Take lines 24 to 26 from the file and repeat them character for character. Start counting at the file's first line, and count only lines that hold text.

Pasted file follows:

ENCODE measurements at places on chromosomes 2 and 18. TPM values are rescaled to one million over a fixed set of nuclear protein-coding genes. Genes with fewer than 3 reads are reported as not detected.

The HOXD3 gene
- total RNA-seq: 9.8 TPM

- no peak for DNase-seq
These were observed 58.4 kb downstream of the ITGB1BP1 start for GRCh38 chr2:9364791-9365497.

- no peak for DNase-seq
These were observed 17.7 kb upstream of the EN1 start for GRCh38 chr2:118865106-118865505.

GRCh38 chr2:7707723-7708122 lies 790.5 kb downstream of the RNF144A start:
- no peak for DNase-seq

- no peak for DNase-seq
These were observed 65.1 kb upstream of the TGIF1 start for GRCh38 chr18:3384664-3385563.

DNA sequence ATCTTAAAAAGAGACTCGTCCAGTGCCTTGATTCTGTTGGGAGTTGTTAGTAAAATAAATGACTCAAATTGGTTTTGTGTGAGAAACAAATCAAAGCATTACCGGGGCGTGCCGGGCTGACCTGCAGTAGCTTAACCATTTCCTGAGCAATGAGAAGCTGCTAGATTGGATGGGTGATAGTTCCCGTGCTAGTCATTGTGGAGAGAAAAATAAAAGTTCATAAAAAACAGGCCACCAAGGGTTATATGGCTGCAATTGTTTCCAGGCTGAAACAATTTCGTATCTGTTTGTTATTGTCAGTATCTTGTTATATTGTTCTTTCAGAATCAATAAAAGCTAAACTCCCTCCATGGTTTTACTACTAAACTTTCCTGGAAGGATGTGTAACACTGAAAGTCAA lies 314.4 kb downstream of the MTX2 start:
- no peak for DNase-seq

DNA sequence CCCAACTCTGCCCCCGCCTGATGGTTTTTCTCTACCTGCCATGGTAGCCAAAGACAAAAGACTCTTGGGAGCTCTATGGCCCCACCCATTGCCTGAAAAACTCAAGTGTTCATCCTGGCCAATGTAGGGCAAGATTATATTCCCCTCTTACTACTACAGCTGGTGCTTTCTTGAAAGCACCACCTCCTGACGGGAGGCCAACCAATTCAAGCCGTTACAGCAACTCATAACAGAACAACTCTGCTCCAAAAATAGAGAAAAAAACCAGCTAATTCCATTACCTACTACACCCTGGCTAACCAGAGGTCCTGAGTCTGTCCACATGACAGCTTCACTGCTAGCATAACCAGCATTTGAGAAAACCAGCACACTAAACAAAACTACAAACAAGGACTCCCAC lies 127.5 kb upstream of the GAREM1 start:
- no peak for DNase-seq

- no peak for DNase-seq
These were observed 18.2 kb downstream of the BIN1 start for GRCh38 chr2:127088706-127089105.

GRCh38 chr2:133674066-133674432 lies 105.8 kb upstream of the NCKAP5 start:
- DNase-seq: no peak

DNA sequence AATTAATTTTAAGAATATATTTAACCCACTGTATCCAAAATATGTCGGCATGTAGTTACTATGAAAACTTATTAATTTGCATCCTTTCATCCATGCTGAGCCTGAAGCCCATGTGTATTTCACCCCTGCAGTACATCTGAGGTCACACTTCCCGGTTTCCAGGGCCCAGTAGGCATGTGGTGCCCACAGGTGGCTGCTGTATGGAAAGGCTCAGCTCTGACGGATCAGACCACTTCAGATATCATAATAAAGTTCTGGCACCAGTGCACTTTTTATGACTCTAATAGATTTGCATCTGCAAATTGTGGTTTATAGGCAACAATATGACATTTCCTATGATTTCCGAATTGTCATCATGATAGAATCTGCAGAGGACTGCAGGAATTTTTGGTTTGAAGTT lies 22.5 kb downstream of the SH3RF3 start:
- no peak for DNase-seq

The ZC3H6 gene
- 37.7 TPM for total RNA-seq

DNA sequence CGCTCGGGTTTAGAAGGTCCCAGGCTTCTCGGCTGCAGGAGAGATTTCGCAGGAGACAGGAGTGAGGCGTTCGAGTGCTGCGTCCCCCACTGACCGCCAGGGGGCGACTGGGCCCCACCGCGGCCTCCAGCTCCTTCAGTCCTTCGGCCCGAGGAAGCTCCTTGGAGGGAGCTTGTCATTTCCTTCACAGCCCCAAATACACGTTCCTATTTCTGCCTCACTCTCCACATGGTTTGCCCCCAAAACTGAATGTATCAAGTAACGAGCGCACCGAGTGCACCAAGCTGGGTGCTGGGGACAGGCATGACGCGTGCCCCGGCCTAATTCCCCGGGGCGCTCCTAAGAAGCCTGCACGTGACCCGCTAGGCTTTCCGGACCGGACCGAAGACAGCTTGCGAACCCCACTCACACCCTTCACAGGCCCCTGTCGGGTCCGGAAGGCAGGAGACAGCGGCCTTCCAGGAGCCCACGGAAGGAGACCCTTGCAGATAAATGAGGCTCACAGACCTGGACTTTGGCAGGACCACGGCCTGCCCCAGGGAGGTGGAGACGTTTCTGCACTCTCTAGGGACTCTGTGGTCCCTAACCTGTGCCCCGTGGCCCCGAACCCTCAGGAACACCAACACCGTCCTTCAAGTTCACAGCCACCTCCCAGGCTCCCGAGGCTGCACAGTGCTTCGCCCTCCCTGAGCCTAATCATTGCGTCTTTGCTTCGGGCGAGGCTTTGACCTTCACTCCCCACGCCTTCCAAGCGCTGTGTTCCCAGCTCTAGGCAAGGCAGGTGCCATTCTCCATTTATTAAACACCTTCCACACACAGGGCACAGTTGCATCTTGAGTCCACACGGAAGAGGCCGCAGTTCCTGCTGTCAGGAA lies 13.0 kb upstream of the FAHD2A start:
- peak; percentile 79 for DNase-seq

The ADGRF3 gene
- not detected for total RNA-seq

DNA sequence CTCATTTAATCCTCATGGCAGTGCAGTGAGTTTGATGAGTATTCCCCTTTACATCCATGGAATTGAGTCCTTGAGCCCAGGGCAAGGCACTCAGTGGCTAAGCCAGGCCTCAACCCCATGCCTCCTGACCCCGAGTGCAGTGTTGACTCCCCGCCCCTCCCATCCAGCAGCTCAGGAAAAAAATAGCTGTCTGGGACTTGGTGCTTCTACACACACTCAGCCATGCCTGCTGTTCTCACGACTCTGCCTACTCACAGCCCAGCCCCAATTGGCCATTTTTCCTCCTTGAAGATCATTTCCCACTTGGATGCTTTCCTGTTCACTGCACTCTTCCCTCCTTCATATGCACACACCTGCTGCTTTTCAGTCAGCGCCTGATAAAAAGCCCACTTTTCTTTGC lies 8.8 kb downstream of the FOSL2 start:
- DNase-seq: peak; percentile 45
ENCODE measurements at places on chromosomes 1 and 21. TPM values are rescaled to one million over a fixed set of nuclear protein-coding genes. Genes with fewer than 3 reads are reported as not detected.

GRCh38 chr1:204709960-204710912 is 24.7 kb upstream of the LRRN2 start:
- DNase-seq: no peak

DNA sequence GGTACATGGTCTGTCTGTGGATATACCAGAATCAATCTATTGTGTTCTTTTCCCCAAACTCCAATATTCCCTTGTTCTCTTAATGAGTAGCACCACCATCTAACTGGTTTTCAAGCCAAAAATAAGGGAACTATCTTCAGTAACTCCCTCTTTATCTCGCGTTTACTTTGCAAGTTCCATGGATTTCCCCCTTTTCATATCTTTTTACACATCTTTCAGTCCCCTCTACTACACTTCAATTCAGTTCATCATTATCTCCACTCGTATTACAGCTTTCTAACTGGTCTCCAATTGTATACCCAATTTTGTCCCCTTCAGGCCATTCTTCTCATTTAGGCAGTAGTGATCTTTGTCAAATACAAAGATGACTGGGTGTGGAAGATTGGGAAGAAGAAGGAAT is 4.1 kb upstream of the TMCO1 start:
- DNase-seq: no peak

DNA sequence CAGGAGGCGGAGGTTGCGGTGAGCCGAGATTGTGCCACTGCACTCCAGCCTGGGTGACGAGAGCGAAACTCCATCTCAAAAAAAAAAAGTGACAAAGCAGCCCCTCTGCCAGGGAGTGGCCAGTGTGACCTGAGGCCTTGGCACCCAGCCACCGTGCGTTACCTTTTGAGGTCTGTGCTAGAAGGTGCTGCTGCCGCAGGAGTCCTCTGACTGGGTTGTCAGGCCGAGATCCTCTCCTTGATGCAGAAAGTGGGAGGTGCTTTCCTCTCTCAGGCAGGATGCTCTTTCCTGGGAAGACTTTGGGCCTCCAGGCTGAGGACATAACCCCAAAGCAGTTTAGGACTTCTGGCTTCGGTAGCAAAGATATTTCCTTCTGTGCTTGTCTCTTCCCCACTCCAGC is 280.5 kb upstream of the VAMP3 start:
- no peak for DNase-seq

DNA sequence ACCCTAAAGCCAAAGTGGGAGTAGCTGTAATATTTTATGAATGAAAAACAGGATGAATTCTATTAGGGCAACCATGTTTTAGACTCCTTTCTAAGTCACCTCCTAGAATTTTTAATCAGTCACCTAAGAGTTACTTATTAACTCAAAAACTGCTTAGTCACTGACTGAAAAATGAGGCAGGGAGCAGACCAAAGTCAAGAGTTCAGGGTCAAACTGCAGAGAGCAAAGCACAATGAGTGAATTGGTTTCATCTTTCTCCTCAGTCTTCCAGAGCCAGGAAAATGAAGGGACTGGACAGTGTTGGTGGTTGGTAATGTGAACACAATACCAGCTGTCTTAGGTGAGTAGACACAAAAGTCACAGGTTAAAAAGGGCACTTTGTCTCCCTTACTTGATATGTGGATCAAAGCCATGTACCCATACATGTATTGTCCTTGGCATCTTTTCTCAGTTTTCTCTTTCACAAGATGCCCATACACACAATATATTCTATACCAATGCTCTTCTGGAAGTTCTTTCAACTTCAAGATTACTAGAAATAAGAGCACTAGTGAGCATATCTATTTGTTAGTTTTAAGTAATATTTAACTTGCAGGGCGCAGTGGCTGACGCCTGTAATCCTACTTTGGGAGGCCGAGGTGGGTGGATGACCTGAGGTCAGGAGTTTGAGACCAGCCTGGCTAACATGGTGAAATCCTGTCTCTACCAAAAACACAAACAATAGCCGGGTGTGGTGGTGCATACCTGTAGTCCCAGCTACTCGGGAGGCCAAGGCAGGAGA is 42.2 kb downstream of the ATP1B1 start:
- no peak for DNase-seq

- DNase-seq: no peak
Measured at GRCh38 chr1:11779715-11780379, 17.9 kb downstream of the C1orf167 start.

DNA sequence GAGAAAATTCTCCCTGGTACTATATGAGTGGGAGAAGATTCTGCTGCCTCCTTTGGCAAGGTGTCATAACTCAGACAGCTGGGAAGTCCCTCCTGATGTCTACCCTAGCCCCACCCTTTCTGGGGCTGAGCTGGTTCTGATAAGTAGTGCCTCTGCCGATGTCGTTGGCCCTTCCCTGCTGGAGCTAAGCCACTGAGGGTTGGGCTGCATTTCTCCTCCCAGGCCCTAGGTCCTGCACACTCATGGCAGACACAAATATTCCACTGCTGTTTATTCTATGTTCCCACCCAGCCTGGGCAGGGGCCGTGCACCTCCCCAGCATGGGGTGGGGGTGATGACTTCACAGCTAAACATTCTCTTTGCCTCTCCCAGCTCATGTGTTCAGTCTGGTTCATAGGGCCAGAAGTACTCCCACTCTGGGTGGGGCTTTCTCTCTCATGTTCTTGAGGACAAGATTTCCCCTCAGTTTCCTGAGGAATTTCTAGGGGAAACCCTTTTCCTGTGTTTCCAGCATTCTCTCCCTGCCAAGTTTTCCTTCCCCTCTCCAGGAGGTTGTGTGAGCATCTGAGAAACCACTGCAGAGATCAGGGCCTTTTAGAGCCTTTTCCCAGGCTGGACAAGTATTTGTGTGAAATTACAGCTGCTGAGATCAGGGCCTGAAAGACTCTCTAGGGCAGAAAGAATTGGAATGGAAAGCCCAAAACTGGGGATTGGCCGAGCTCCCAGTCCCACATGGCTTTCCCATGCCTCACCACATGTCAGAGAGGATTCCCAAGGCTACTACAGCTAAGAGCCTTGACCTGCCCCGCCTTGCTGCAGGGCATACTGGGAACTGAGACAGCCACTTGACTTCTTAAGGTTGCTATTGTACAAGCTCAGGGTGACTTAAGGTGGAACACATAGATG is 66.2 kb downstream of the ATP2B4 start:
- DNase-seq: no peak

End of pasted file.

DNA sequence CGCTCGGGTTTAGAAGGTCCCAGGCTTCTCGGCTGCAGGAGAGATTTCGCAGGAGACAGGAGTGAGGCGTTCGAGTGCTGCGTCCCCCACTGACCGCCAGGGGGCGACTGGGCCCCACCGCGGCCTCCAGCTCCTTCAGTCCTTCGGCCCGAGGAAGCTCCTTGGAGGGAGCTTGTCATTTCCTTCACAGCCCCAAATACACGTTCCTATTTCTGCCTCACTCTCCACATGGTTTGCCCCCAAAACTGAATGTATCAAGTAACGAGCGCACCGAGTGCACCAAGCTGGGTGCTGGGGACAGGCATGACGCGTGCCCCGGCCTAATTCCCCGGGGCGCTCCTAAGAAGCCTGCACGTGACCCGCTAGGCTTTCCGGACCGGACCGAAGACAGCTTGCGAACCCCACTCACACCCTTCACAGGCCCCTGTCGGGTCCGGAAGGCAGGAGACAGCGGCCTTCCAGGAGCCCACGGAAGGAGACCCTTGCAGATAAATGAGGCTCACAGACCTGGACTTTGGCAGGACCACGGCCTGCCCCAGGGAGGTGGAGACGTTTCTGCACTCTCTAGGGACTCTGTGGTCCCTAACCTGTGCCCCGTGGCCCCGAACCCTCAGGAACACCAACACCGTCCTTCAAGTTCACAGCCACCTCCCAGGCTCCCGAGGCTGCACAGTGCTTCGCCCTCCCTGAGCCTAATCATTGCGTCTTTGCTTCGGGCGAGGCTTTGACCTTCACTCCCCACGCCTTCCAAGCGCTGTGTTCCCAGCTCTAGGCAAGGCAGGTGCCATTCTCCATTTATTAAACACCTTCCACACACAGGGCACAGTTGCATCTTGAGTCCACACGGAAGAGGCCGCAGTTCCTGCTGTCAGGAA lies 13.0 kb upstream of the FAHD2A start:
- peak; percentile 79 for DNase-seq

The ADGRF3 gene